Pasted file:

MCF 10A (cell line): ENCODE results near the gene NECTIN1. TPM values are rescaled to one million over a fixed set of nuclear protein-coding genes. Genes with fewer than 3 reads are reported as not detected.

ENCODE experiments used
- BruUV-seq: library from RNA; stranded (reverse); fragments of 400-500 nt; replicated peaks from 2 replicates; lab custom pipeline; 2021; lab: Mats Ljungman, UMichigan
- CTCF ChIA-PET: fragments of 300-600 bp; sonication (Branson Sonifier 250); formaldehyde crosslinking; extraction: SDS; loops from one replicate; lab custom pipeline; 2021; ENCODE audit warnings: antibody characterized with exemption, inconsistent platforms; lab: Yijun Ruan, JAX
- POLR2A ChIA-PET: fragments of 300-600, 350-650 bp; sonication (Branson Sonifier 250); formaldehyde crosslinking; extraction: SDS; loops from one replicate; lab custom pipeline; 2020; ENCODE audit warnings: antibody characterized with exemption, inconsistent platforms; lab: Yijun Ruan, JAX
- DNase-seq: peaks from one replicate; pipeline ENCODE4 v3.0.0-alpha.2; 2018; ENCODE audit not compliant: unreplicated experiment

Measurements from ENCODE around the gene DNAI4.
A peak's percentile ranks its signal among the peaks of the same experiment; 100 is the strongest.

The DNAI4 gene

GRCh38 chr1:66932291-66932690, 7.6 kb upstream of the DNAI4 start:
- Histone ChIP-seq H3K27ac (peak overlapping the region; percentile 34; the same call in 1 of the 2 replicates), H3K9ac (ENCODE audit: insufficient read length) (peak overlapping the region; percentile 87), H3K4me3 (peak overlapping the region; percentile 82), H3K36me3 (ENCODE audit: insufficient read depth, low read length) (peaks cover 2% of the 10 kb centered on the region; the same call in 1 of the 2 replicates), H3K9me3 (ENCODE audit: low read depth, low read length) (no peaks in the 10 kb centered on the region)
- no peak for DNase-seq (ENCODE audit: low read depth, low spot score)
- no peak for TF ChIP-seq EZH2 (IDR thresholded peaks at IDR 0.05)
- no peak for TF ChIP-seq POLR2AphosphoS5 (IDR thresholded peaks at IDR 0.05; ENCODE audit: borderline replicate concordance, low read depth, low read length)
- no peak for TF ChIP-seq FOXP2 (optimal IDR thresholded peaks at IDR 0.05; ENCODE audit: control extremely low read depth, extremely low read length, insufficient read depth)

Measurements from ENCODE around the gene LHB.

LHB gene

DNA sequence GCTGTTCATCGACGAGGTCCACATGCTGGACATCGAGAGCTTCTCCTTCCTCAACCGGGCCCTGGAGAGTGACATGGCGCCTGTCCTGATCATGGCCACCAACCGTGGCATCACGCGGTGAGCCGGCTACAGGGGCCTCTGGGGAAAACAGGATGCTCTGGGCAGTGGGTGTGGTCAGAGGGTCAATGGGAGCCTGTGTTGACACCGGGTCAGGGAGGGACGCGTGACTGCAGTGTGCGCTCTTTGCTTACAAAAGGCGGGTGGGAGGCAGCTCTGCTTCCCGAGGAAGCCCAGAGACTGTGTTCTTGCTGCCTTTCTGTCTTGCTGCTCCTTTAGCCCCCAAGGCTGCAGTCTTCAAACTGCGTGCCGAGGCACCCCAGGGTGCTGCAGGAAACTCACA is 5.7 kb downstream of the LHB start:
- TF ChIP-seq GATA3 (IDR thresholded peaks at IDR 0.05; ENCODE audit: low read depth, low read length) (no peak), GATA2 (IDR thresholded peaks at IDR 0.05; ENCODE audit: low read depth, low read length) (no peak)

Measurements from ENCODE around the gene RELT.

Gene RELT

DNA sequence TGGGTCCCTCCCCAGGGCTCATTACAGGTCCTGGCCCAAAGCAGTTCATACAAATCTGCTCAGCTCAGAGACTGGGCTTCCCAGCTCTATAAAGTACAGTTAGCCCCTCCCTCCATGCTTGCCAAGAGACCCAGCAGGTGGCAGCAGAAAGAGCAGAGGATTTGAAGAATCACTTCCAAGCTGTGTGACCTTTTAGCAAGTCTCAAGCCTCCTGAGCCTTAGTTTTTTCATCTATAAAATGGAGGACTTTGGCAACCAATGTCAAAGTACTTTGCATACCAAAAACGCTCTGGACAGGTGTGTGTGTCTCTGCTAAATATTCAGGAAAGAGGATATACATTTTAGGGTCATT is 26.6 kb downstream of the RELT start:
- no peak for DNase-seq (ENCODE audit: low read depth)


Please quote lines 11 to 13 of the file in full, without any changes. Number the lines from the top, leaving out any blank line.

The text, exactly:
- Histone ChIP-seq H3K27ac (peak overlapping the region; percentile 34; the same call in 1 of the 2 replicates), H3K9ac (ENCODE audit: insufficient read length) (peak overlapping the region; percentile 87), H3K4me3 (peak overlapping the region; percentile 82), H3K36me3 (ENCODE audit: insufficient read depth, low read length) (peaks cover 2% of the 10 kb centered on the region; the same call in 1 of the 2 replicates), H3K9me3 (ENCODE audit: low read depth, low read length) (no peaks in the 10 kb centered on the region)
- no peak for DNase-seq (ENCODE audit: low read depth, low spot score)
- no peak for TF ChIP-seq EZH2 (IDR thresholded peaks at IDR 0.05)